It went on to promise an all-expenses-paid weekend in LA wherein lucky young men who met certain criteria could earn a tidy $1,500 to participate in a video project for which they would be restrained and tickled on camera. The ideal subject would hopefully hate to be tickled.
The company behind the ad was Jane O’Brien Media, a production studio apparently spearheaded by a perky blonde named — you guessed it — Jane O’Brien. Jane O’Brien Media boasts a professional website that currently describes its competitive tickling enterprise as a "reality TV/video project." The company also maintains a Facebook page with more than 31,000 likes, and a YouTube channel with 6,000-plus subscribers. In many videos, would-be competitive tickling champs discuss the, er, sport.
"This is a very competitive company," a tickling participant identified as Jordan Schillachi says in one video, while describing his past experience with being tickled. "There’s probably 600 guys every 30 minutes sending pictures to want to get in." After a few minutes of small talk, Jordan and another tickler lay out a competitor identified as Cole Smith beneath them on a hotel mattress, straddle him, and get to work.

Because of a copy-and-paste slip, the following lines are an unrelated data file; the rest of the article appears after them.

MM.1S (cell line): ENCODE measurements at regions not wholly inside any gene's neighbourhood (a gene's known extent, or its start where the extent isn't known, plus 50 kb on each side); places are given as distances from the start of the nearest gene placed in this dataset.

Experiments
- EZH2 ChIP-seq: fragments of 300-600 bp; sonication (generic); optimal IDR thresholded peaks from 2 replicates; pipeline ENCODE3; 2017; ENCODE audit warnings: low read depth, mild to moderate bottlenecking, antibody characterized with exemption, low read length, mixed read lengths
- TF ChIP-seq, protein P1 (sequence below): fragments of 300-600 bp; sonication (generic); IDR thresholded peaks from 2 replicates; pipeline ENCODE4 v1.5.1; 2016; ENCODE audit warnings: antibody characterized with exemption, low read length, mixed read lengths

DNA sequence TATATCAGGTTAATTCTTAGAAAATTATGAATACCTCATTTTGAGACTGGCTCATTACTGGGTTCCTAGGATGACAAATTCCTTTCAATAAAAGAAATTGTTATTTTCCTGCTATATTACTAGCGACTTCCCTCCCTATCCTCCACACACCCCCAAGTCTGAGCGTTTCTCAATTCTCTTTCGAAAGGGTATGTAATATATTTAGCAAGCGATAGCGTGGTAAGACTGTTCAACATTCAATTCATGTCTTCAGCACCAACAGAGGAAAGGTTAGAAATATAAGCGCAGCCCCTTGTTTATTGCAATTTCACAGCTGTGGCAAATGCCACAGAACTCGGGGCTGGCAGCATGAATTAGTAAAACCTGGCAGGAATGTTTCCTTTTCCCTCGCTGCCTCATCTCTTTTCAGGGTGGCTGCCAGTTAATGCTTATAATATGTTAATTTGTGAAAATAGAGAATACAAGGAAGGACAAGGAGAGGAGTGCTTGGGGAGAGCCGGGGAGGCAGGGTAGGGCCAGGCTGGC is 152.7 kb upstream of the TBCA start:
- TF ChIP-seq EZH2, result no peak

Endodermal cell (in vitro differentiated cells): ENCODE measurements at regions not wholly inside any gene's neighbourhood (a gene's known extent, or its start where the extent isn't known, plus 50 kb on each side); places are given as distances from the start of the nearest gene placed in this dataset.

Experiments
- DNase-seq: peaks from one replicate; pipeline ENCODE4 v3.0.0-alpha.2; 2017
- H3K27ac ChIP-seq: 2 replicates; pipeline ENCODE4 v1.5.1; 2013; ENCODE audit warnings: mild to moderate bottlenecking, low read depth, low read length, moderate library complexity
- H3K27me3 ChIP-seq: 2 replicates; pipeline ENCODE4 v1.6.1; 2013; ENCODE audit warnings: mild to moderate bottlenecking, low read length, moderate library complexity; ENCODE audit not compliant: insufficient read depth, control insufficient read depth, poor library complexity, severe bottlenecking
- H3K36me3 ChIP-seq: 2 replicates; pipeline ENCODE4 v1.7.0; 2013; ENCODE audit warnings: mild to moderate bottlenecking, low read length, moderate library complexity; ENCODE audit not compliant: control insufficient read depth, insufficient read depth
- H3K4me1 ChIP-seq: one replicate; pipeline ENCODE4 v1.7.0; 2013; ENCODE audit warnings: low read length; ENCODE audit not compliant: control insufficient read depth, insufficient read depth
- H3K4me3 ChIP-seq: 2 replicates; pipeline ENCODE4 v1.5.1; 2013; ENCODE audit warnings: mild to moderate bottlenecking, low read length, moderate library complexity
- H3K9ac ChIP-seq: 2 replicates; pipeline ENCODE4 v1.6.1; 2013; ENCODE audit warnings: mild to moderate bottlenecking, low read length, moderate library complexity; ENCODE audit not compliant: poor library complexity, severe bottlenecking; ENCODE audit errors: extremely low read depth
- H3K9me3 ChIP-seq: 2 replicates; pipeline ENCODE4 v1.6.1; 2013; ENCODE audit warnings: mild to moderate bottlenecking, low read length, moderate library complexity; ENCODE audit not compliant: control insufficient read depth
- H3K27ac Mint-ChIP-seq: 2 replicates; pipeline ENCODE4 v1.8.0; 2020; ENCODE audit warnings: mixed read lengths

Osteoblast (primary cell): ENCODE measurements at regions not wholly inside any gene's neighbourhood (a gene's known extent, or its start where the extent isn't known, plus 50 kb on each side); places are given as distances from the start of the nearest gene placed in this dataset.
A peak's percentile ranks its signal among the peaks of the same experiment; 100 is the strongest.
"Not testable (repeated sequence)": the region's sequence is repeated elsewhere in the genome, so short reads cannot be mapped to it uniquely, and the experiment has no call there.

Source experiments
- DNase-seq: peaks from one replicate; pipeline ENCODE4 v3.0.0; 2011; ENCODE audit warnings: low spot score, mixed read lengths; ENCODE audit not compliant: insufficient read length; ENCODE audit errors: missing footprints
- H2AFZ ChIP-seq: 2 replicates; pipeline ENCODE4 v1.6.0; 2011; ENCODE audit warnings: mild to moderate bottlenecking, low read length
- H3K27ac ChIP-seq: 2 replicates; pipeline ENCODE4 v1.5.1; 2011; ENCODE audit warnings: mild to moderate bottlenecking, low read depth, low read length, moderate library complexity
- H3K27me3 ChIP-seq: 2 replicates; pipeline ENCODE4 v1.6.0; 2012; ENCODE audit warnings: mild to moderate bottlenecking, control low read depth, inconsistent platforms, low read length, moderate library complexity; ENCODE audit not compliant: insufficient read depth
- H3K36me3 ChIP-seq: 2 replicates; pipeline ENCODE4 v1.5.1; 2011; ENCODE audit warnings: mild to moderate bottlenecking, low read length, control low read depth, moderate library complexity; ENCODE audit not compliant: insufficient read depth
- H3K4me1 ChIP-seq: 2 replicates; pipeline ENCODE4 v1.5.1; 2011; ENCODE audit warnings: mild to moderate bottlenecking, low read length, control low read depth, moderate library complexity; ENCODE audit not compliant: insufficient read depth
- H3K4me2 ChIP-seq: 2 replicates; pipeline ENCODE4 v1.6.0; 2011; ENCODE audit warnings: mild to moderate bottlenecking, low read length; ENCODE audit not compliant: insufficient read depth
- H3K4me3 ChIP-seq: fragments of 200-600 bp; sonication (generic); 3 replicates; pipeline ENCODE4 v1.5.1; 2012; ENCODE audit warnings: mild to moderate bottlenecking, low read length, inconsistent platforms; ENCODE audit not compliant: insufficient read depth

After more than 15 minutes of tickling, Cole appears onscreen by himself, looking red-faced and wrecked. Filming the video has served as his "audition," but for what — more videos? An actual tickling tournament? We’re never quite sure, but Cole earnestly spends another five minutes talking about what a workout tickling is and how much "core strength" is involved in being tickled for that long.
"Jordan said he’d make me a 10 [out of 10 for endurance]," Cole says. "He definitely made me a 10."
Even though none of the many, many tickling videos on Jane O’Brien Media’s YouTube account actually show a "competition" happening, one thing is clear: There’s no shortage of hot boys from around the world who are willing to be tickled if the money is right.
3) Are you sure "competitive endurance tickling" isn’t just a creative name for a sexual fetish?
If you have your doubts that CET is simply about tickling, you’re not alone. Farrier quickly suspected that the tickling contest might really be about producing homoerotic fetish videos that Jane O’Brien Media could sell for profit.
But the company was quick to insist that nothing even remotely sexual was afoot. The advertisement Farrier found stressed that no nudity was involved and added, "This is not a fetish, or adult-oriented content endeavor." Even in the audition video above, Jordan cautions Cole not to talk about tickling in an erotic or explicit context.